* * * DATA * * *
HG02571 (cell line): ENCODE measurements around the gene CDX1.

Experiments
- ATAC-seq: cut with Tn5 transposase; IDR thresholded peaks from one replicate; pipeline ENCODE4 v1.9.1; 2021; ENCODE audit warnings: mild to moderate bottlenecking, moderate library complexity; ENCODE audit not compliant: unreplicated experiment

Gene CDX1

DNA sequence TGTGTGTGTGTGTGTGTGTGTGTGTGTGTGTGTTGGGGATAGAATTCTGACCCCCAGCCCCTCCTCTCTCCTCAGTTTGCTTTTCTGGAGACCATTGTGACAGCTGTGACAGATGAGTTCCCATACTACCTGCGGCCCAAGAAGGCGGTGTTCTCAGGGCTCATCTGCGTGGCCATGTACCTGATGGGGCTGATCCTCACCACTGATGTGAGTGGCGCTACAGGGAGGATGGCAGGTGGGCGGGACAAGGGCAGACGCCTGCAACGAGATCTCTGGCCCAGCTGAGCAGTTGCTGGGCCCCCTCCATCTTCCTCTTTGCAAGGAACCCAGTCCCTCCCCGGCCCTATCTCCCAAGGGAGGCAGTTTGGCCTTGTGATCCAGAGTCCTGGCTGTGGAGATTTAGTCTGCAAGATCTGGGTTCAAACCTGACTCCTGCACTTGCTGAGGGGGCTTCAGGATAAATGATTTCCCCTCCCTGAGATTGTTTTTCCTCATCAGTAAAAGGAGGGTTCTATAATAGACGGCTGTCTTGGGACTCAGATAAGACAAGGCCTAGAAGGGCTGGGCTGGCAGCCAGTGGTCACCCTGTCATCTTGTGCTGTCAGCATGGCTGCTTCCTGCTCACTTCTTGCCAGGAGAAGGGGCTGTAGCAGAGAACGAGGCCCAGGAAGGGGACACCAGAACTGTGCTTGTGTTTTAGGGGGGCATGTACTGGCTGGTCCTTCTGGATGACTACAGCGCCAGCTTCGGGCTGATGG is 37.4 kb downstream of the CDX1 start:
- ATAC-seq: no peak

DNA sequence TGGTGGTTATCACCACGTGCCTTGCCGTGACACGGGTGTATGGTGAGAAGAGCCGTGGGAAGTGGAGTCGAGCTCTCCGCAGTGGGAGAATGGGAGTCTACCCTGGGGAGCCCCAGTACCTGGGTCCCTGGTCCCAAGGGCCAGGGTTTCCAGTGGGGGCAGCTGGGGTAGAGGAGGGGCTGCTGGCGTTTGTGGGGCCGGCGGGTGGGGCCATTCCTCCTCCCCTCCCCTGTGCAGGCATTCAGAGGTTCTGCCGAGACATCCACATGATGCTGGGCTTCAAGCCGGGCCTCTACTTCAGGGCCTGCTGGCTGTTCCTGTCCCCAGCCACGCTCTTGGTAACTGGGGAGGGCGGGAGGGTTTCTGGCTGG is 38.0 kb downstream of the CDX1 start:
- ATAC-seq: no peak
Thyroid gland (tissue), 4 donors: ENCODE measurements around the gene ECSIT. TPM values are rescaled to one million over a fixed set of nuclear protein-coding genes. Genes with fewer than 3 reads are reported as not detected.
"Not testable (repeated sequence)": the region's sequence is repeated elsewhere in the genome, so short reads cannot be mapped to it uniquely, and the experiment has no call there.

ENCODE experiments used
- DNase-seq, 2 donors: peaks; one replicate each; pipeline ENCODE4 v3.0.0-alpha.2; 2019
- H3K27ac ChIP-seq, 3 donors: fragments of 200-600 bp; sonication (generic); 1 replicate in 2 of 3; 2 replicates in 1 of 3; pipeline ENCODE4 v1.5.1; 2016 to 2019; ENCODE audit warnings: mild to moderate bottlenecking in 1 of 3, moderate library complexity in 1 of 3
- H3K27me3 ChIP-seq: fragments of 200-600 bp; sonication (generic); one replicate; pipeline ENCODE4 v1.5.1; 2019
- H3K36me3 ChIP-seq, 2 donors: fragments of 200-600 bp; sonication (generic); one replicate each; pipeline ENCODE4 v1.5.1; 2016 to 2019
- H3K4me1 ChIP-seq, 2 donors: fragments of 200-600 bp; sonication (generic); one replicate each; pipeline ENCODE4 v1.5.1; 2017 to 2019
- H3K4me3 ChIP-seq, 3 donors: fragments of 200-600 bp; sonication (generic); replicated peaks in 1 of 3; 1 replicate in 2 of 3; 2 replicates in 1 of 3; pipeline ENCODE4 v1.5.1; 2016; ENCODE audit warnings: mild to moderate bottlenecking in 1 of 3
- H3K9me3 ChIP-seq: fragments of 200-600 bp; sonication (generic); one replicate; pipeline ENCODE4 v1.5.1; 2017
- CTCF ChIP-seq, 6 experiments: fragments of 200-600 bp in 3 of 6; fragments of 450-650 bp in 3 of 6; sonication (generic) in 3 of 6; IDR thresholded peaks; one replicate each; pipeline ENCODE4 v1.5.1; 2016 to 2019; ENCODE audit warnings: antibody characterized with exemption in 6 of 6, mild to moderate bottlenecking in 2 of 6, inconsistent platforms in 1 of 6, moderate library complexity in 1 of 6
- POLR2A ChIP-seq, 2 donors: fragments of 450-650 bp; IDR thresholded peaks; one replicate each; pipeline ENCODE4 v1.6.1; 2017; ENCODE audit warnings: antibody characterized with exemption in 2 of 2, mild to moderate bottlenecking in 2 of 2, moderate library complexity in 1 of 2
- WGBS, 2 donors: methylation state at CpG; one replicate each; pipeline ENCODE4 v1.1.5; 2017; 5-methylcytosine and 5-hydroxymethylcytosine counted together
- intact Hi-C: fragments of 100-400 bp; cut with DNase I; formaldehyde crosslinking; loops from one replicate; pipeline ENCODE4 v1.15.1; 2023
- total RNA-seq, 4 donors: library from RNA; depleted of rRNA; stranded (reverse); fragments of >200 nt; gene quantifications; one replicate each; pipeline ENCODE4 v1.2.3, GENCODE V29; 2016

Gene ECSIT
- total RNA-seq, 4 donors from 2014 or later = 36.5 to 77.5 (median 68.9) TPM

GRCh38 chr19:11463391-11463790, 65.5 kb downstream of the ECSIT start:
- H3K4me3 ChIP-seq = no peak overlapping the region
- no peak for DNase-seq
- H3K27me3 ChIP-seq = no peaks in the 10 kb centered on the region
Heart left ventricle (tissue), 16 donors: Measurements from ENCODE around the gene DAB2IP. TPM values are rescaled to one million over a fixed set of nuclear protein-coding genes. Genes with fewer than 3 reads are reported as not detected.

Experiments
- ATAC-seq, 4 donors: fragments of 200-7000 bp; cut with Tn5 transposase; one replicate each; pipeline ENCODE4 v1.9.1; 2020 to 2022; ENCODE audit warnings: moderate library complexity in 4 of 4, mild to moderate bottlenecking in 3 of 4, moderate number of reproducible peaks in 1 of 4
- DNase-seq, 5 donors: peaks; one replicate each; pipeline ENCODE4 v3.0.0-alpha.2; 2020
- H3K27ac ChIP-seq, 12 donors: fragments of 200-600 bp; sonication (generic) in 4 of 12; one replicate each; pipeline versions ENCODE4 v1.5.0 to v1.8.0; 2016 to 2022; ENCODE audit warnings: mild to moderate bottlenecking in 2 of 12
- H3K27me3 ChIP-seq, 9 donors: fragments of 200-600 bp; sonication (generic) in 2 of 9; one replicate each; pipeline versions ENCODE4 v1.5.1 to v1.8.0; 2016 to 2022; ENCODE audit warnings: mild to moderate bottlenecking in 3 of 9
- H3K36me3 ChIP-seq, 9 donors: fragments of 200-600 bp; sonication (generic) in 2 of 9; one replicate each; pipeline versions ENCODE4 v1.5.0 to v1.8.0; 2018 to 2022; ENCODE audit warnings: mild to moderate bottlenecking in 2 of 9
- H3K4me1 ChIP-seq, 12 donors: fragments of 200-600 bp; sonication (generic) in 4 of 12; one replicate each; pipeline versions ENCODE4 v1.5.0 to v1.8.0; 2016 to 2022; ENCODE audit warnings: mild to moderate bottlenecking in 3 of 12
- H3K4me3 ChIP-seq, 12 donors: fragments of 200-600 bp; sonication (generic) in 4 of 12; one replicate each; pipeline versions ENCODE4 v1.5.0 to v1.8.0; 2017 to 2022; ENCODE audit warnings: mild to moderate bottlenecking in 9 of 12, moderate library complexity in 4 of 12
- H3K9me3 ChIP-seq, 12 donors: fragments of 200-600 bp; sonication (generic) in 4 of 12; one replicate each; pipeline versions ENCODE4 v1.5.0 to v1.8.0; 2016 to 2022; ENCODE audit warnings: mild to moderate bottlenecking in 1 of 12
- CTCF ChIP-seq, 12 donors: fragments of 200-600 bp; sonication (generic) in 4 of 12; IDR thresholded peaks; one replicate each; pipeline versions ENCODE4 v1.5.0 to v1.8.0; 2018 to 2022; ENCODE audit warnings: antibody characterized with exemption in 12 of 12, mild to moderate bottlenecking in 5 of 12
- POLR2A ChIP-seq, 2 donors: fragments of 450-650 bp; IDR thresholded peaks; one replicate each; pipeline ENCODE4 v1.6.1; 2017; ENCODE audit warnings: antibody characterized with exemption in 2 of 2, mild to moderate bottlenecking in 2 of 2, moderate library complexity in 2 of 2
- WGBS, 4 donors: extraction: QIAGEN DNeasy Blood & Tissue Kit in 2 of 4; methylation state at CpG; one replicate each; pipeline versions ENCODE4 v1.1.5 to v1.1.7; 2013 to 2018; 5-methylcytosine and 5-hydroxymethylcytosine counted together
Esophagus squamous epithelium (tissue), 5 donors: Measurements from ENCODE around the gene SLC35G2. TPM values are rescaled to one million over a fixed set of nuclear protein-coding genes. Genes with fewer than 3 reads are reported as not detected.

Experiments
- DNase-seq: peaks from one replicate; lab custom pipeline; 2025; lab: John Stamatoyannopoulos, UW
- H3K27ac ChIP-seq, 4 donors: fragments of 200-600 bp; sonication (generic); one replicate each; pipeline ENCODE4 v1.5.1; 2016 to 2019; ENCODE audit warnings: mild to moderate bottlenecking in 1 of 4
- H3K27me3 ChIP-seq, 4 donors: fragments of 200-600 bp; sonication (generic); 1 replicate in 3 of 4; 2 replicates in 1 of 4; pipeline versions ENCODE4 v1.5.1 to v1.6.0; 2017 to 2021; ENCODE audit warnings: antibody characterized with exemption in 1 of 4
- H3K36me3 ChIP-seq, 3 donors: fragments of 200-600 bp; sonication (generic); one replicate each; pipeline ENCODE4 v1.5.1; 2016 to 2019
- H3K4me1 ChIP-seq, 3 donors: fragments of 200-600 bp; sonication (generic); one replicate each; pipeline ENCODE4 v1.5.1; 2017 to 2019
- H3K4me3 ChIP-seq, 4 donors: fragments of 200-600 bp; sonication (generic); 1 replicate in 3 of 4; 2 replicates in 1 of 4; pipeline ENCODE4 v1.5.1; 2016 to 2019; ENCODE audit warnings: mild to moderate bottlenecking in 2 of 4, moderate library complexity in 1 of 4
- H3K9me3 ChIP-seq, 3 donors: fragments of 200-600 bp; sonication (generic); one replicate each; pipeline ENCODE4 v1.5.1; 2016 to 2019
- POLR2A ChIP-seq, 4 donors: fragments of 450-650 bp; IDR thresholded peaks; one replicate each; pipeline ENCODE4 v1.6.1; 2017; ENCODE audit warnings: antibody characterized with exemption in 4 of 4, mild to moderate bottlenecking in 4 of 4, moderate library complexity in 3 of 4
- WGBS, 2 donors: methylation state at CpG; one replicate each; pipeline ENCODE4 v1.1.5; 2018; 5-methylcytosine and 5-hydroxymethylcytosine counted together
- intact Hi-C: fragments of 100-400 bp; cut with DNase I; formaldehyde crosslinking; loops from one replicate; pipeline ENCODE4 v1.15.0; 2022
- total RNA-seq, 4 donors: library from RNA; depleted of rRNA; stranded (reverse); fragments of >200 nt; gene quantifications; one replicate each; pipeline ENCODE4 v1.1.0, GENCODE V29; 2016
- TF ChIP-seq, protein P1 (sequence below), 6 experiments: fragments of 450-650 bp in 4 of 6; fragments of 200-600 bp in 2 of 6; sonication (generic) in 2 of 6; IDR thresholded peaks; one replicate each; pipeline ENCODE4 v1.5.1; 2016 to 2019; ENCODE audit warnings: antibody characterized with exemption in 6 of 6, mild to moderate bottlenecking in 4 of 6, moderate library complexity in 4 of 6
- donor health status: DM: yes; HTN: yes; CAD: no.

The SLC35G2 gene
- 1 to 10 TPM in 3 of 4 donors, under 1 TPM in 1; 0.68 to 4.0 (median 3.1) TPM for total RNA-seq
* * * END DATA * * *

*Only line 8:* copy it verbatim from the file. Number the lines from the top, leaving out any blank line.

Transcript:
- ATAC-seq: no peak